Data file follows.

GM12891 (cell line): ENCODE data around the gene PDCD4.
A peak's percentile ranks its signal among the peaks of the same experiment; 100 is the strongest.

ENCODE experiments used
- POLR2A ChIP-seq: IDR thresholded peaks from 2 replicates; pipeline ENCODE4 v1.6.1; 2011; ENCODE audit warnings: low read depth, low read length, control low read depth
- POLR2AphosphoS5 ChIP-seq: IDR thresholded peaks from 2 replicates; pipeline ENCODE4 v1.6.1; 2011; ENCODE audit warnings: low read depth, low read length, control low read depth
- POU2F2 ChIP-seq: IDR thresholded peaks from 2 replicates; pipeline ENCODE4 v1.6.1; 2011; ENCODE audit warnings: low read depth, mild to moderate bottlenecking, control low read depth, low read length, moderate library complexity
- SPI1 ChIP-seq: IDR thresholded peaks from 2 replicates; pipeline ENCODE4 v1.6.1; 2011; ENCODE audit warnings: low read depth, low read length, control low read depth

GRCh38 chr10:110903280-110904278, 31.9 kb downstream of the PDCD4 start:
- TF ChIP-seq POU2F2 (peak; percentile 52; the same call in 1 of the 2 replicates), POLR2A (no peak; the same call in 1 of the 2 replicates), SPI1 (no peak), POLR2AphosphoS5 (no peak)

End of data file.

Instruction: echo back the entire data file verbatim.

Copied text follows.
GM12891 (cell line): ENCODE data around the gene PDCD4.
A peak's percentile ranks its signal among the peaks of the same experiment; 100 is the strongest.

ENCODE experiments used
- POLR2A ChIP-seq: IDR thresholded peaks from 2 replicates; pipeline ENCODE4 v1.6.1; 2011; ENCODE audit warnings: low read depth, low read length, control low read depth
- POLR2AphosphoS5 ChIP-seq: IDR thresholded peaks from 2 replicates; pipeline ENCODE4 v1.6.1; 2011; ENCODE audit warnings: low read depth, low read length, control low read depth
- POU2F2 ChIP-seq: IDR thresholded peaks from 2 replicates; pipeline ENCODE4 v1.6.1; 2011; ENCODE audit warnings: low read depth, mild to moderate bottlenecking, control low read depth, low read length, moderate library complexity
- SPI1 ChIP-seq: IDR thresholded peaks from 2 replicates; pipeline ENCODE4 v1.6.1; 2011; ENCODE audit warnings: low read depth, low read length, control low read depth

GRCh38 chr10:110903280-110904278, 31.9 kb downstream of the PDCD4 start:
- TF ChIP-seq POU2F2 (peak; percentile 52; the same call in 1 of the 2 replicates), POLR2A (no peak; the same call in 1 of the 2 replicates), SPI1 (no peak), POLR2AphosphoS5 (no peak)